The state of New York is tough on drunk drivers, especially those who drive under the influence while a child is in the car. In fact, New York was the first state to enact a DUI child endangerment law that increases the consequences for convicted drunk drivers who committed the offense while a child under the age of 16 was in the vehicle. The state’s DUI child endangerment law, or Leandra’s Law, is now a national model for DUI child endangerment laws in other states.
Anyone who drives with a blood alcohol concentration (BAC) of 0.08 or more in New York is charged with driving while intoxicated (DWI). A BAC of 0.18 or higher results in an aggravated DWI (A-DWI) charge while a BAC from 0.05 to 0.07 results in a driving while ability impaired (DWAI) charge. The consequences of all DWI charges in New York include fines, jail time, license revocation, and ignition interlock installation.
Drunk drivers convicted of DWI and A-DWI:
- 1st offense – $500 to $1,000 (DWI) or $1,000 to $2,500 fine (A-DWI); up to one year in jail
- 2nd offense – $1,000 to $5,000 fine; up to 4 years in jail
- 3rd offense – $2,000 to $10,000 fine; up to 7 years in jail
Drunk drivers convicted of DWAI:
- 1st offense – $300 to $500 fine; up to 15 days in jail
- 2nd offense – $500 to $750 fine; up to 30 days in jail
Under New York’s Zero Tolerance Law drivers under the age of 21 who operate a vehicle with a BAC of at least 0.02 must pay a $125 civil penalty fine and a $100 fee to terminate license suspension.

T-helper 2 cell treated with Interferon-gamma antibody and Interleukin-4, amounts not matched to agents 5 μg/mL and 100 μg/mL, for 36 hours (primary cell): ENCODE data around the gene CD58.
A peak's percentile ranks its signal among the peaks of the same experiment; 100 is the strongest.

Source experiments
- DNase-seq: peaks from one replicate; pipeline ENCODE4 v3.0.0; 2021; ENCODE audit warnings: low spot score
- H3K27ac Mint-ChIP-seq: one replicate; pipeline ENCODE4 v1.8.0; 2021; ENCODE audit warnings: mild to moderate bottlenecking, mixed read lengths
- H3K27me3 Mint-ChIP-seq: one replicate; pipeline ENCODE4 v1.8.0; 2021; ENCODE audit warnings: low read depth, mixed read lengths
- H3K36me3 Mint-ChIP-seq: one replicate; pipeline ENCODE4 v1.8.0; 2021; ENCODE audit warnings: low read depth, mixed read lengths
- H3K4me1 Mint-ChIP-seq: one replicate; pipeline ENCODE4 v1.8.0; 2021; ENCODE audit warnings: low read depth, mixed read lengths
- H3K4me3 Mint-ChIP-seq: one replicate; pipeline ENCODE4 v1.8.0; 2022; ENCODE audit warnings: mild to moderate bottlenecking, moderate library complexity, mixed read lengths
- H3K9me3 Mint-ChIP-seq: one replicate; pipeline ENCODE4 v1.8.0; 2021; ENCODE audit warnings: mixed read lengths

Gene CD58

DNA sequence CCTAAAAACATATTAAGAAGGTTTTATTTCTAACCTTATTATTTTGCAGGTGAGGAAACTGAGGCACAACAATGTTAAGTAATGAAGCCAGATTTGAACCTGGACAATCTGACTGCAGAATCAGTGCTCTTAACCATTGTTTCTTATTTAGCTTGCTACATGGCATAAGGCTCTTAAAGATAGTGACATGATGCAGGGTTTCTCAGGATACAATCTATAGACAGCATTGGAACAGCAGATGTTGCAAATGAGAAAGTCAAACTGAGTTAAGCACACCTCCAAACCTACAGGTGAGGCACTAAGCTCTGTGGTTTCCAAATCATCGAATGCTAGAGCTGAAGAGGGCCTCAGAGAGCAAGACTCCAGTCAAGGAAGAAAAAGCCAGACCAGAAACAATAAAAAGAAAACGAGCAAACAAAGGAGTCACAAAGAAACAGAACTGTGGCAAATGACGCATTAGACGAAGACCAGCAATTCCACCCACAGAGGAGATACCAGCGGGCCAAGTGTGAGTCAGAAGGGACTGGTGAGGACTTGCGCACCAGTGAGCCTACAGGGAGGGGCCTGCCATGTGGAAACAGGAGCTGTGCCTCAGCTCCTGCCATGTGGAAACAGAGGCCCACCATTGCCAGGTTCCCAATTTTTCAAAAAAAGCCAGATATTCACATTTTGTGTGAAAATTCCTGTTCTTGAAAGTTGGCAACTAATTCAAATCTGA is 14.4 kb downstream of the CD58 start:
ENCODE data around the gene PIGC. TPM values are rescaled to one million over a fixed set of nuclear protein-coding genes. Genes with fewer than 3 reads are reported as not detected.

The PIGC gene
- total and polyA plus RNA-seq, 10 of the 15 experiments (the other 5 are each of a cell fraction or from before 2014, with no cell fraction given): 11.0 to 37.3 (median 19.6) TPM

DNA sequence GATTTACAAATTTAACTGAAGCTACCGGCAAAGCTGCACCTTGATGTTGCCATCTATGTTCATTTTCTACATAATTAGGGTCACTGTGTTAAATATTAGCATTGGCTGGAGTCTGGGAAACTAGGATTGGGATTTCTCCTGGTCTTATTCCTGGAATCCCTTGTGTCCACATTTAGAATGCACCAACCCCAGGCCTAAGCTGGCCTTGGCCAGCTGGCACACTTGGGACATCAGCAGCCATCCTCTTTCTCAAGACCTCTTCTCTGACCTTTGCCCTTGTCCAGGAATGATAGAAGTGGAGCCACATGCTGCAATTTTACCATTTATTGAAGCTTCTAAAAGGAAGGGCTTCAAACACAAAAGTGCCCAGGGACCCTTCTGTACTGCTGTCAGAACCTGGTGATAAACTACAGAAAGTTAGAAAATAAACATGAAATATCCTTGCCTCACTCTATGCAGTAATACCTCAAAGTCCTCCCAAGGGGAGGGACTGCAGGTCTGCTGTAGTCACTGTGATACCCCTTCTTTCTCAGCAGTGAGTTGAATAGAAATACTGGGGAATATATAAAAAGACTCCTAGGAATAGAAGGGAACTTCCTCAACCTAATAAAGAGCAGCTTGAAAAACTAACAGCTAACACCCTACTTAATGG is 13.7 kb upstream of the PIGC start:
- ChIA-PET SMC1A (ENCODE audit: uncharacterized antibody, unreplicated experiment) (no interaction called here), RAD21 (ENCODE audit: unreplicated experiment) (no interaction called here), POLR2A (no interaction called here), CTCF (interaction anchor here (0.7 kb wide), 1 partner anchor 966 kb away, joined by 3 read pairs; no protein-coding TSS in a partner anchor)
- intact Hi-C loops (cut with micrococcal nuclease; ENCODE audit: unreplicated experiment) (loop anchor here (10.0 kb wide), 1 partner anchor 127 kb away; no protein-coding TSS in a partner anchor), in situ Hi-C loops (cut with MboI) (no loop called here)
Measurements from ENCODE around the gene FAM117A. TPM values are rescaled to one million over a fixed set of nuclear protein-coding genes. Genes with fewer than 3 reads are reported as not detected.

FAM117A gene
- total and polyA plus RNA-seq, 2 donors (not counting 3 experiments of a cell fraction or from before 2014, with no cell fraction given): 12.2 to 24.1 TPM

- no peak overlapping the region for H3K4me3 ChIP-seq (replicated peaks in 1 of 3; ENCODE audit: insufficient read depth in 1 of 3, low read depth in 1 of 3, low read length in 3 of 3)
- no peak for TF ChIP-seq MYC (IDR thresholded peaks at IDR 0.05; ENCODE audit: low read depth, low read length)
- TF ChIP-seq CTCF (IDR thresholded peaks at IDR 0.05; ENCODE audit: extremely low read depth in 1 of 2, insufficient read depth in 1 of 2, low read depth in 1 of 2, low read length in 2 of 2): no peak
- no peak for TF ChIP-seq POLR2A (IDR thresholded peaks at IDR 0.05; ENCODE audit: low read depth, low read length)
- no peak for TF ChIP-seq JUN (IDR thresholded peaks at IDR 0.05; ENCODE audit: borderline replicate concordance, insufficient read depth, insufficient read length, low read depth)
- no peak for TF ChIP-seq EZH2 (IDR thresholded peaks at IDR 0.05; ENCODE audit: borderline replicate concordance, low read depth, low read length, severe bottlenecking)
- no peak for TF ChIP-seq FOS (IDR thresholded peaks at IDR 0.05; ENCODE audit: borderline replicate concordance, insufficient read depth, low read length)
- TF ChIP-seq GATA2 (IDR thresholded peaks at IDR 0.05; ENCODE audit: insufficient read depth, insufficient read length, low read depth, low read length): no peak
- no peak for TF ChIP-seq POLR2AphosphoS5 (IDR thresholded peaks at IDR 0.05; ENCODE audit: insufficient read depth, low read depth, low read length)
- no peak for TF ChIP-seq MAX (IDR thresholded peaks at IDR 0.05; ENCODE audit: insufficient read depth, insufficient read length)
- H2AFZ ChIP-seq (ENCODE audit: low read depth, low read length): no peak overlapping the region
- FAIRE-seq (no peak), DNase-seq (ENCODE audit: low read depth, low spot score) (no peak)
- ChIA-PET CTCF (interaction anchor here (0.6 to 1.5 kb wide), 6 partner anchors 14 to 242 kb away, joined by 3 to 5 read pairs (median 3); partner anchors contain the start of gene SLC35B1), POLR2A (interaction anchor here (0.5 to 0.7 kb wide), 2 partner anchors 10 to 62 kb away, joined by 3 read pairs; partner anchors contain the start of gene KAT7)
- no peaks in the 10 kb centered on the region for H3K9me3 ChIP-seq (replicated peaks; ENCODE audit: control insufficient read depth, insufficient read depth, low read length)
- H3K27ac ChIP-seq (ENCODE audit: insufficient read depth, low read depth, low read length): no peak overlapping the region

Driver’s License Suspension
All DWI offenses in New York are also punishable by driver’s license revocation. The license of a DWI offender is revoked for six months after a first conviction and at least one year after a second and third. The license of a A-DWI offender is revoked for one year after a first offense and 18 months after a second and third. The license of a DWAI offender is suspended for 90 days after a first offense and revoked for at least six months after a second. Subsequent offenses of any DWI charge can result in permanent revocation of driving privileges.
Offenders under the age of 21 will have their license revoked one year after a first offense. After a second offense, the offender’s license will be revoked for one year or until he or she is 21, whichever is longer.
Enacted in 2009 after the death of 11-year-old Leandra Rosado to a drunk driver, Leandra’s Law elevates a DWI to a felony when a child under the age of 16 is in the vehicle. Drunk drivers convicted of offending Leandra’s law face up to four years in jail and are required to install an ignition interlock in their car for at least six months. Jail time increases to up to 15 years if the child is injured and up to 25 years if the child dies.